ST. PAUL, Minn. (AP) — Michael Brodkorb once was the bane of Minnesota Democrats, a savvy and aggressive operative whose scorched-earth approach to politics — showcased on a blog called "Minnesota Democrats Exposed!" — fueled his rise to dual roles as deputy chairman of the state GOP and chief spokesman for Senate Republicans.
Today, he's as toxic to his own party as he ever was to Democrats. Fired late last year from his Senate job after an adulterous affair with the majority leader — his boss — Brodkorb is now threatening a $1.5 million wrongful termination lawsuit that his attorney says could expose more than a dozen other Capitol affairs.
"I call that extortion or blackmail and I will continue to do so," Cal Ludeman, the Senate's chief administrative employee, said this week. Brodkorb's lawyers called the comment defamatory.
Whatever the motive, the mere possibility Brodkorb may expose alleged infidelities has rocked Senate Republicans and sent politicians of every stripe running for cover.
At a regular end-of-week briefing for Capitol reporters, the Senate's No. 2 Republican, Sen. Julianne Ortman, said a variation of "no comment" eight times in less than five minutes when questioned about Brodkorb. Numerous Republican senators approached by The Associated Press said they would not discuss him.
Ludeman fired Brodkorb without public explanation in late December, one day after Sen. Amy Koch abruptly quit her leadership post. When Koch later admitted she'd had an affair, widespread speculation had Brodkorb as the other half. But that wasn't confirmed until this week when Brodkorb's attorney said the two, both married to other people, had been in an intimate relationship.
Brodkorb's potential lawsuit rests on a gender discrimination claim that even his attorney called "new and creative:" that he was treated differently as a man who had an affair with a female superior, in contrast to numerous female legislative employees he claims never lost their jobs despite affairs with male legislators.
"He intends to depose all of the female legislative staff employees who participated in intimate relationships, as well as the legislators who were party to those intimate relationships, in support of his claims of gender discrimination," according to a legal document Brodkorb's lawyers filed this week with the state. Brodkorb's attorney, Philip Villaume, told The Associated Press on Friday that Brodkorb has evidence of "10 to 15" such affairs. He wouldn't describe the evidence.
Brodkorb hasn't spoken publicly since he was fired and declined to comment for this story. Koch also has repeatedly refused comment.
Villaume said he can understand why legislators might be nervous. "Human nature being what it is, I guess I'd be a little uneasy about it." But, he added: "It's not our purpose to unnerve people, to upset their lives. Our job is to protect the legal interests of Mr. Brodkorb."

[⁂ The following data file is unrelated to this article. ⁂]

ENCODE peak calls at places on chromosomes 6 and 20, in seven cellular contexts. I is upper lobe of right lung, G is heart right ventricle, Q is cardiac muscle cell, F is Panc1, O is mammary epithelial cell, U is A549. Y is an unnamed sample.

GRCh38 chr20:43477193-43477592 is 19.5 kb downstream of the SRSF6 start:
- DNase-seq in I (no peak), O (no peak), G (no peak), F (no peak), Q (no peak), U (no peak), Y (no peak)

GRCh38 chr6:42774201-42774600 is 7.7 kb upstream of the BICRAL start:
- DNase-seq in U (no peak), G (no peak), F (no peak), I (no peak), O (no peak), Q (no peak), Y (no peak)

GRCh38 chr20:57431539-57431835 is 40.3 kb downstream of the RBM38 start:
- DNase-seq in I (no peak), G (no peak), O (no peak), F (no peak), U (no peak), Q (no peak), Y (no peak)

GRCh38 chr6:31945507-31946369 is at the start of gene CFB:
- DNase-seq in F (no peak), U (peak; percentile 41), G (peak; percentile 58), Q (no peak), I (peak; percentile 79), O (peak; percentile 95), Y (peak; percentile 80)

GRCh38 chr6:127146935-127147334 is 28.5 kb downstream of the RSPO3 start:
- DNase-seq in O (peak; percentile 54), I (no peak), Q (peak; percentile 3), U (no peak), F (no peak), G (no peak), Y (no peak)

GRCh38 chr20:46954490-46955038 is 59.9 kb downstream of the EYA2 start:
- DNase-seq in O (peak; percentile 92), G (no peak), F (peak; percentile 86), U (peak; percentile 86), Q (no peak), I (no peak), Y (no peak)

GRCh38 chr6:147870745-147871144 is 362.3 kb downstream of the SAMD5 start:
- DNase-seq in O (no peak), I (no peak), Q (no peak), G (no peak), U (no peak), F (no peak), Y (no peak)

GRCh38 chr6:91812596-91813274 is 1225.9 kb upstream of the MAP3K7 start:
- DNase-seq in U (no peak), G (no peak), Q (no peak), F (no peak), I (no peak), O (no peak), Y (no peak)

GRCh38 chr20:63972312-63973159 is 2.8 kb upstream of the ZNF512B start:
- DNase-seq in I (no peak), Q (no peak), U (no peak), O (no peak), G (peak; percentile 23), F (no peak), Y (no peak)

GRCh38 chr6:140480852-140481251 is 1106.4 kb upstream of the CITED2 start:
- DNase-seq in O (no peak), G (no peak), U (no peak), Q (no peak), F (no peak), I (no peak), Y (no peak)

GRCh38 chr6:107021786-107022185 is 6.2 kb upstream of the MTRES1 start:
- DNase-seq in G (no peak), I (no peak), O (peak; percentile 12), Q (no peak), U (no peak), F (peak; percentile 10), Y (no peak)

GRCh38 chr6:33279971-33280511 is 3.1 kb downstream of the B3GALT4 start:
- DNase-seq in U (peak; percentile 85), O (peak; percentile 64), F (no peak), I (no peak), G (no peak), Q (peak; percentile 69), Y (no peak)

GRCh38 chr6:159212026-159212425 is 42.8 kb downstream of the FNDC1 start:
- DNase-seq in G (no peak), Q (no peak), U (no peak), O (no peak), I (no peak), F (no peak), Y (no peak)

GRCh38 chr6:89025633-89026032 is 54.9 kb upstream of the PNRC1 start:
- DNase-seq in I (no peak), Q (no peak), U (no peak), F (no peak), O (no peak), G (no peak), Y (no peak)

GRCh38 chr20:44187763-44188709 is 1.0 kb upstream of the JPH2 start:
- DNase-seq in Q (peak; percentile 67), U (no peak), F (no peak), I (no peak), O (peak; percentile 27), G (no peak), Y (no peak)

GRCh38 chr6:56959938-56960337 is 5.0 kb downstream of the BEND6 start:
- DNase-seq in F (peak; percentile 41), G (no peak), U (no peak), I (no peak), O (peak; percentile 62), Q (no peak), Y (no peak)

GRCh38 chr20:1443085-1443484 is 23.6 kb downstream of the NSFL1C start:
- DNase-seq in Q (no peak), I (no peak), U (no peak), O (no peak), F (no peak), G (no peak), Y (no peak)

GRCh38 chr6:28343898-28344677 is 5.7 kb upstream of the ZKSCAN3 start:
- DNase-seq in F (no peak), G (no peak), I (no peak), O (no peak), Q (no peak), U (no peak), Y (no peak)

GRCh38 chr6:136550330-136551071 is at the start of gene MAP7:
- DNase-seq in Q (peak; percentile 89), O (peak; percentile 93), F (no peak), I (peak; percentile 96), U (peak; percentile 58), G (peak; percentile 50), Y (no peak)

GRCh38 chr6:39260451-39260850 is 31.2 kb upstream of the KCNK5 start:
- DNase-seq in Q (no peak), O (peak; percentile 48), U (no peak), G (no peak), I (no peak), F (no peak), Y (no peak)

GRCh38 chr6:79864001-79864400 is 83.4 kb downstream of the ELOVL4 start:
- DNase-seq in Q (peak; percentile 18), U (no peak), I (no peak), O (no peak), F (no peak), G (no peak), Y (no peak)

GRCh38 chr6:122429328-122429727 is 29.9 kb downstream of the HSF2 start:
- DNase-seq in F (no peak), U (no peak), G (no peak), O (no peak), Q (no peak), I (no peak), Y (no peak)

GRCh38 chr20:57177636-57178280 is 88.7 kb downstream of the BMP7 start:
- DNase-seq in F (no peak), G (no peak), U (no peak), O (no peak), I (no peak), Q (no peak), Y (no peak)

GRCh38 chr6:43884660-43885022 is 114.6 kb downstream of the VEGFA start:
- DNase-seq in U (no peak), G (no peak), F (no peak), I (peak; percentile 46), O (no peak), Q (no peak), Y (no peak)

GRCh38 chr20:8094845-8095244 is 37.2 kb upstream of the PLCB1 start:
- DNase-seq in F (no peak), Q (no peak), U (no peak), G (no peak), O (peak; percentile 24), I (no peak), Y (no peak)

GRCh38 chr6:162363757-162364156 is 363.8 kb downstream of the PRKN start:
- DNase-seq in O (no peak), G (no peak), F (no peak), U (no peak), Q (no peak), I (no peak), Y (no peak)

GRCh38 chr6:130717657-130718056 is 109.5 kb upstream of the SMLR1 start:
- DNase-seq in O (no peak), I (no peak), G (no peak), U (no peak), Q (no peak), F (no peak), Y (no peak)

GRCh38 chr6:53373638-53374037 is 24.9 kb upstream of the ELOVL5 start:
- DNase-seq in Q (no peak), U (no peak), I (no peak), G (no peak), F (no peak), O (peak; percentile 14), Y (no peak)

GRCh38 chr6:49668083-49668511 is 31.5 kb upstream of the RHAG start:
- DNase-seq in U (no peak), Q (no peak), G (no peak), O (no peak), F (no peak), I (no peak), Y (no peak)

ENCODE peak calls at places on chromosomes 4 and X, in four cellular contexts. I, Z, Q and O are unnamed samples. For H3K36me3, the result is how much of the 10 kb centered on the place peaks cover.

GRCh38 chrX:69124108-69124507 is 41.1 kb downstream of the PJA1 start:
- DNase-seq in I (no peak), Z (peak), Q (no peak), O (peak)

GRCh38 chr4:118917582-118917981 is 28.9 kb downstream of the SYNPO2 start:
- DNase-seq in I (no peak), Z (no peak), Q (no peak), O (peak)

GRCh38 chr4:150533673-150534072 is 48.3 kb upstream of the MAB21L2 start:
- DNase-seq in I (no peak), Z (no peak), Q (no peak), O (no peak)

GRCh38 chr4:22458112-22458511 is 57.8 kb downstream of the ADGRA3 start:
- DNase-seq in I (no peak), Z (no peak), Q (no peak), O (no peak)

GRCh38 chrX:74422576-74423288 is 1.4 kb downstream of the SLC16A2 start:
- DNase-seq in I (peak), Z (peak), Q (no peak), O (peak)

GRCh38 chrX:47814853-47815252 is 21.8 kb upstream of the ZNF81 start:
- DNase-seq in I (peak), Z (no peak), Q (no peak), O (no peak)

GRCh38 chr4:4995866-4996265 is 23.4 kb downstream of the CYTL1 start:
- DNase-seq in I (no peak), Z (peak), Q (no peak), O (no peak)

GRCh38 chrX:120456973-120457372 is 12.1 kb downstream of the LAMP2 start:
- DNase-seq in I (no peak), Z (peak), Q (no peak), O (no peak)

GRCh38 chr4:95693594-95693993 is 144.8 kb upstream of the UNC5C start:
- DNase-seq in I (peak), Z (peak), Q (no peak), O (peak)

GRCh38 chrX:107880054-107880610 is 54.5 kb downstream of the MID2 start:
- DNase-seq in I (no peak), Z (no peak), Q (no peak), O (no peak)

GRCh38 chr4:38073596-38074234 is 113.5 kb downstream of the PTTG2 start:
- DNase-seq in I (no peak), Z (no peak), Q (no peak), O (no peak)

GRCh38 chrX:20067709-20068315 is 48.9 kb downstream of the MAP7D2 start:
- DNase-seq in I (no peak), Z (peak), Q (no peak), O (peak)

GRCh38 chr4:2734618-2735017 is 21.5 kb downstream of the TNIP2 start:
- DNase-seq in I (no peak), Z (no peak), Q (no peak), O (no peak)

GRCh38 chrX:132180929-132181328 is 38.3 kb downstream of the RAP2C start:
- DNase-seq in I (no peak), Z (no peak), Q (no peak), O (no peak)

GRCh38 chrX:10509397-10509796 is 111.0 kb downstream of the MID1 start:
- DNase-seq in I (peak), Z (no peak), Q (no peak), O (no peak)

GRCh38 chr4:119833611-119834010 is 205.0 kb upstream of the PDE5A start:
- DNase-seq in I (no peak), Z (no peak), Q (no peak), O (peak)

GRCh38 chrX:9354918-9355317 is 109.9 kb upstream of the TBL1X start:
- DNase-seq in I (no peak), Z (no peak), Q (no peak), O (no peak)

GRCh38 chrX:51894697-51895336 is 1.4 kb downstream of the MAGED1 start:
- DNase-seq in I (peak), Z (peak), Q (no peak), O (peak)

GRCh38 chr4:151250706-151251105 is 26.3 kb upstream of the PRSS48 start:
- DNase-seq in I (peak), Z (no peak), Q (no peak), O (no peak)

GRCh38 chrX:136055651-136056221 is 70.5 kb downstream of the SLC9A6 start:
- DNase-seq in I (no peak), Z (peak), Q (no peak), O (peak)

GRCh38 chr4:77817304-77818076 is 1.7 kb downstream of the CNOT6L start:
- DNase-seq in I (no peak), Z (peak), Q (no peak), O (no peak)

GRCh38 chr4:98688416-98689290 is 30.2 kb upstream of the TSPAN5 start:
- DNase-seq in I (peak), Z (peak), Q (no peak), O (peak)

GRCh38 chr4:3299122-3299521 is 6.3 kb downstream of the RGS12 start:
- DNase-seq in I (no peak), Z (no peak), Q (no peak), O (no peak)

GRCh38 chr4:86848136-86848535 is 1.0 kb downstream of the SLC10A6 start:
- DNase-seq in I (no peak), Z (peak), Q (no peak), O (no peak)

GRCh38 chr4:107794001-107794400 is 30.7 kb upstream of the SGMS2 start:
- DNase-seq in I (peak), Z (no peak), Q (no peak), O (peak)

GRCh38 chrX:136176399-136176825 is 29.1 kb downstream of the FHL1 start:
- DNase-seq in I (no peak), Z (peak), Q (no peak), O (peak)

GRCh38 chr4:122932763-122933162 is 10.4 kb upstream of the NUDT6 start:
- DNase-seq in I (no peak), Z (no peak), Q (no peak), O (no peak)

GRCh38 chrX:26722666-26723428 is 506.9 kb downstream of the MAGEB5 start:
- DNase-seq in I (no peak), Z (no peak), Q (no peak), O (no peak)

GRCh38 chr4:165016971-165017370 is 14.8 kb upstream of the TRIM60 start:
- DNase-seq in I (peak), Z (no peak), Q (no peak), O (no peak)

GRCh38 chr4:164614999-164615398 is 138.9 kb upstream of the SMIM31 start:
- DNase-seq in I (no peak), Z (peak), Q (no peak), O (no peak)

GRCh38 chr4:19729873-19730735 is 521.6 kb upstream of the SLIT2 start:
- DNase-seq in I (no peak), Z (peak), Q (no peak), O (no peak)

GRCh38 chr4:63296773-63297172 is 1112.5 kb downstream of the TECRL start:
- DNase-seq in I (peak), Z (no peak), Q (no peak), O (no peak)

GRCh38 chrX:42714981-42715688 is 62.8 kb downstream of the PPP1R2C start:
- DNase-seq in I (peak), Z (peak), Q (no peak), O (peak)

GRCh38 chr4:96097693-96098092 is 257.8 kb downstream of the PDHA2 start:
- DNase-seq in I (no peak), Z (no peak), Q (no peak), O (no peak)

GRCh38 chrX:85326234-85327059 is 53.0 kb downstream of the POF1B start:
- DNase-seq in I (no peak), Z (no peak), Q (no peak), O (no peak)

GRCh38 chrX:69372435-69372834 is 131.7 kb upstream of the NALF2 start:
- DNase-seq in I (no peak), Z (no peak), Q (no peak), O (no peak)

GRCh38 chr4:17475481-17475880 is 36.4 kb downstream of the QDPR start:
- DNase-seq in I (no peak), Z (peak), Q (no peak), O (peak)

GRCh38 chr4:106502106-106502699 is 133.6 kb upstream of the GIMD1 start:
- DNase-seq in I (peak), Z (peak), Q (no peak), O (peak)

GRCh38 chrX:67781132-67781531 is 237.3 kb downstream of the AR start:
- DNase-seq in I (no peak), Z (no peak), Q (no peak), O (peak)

Brodkorb, 38, began working on Republican campaigns in the 1990s and became an expert in "opposition research" — digging up incriminating information about political opponents. As founder and operator of "Minnesota Democrats Exposed," Brodkorb from 2004 to 2008 maintained a stream of posts questioning the character and integrity of dozens of prominent Democrats.
Many were gleeful when he was fired, and some were happier still to see him threatening litigation that could hurt his own party. Brodkorb's notice of claim warns of possible separate legal actions against a slew of Republican leaders who had a hand in his firing.
"Feel like I need a cigarette after that," Javier Morillo, president of the state chapter of the Democratic-allied Service Employees International Union, tweeted shortly after Brodkorb's lawyers finished a news conference where they talked about investigating affairs.
But Democrats at the Capitol were far more restrained. Brodkorb's legal filing suggested he could implicate some in their party, too.
"I think we all have to be very careful about what gets said relative to the Brodkorb issue," said the Senate's Democratic leader, Tom Bakk. Still, he noted taxpayers likely would be on the hook for any settlement — Brodkorb is seeking at least $500,000 — and said the allegations "bring a great deal of dishonor to our institution."
Asked who was responsible for that dishonor, Bakk responded: "It's certainly not the Democrats."
Sen. John Marty, a Democrat and 25-year Capitol veteran known as a guardian of legislative ethics, admitted that "you hear stories pop up now and then" about infidelities committed in the heat of the state's yearly, months-long legislative sessions. But he said he felt Brodkorb was "clearly trying to get some money out of the Senate."
"It's just an ugly situation," Marty said. "I'm trying to stay as far away from it as I can."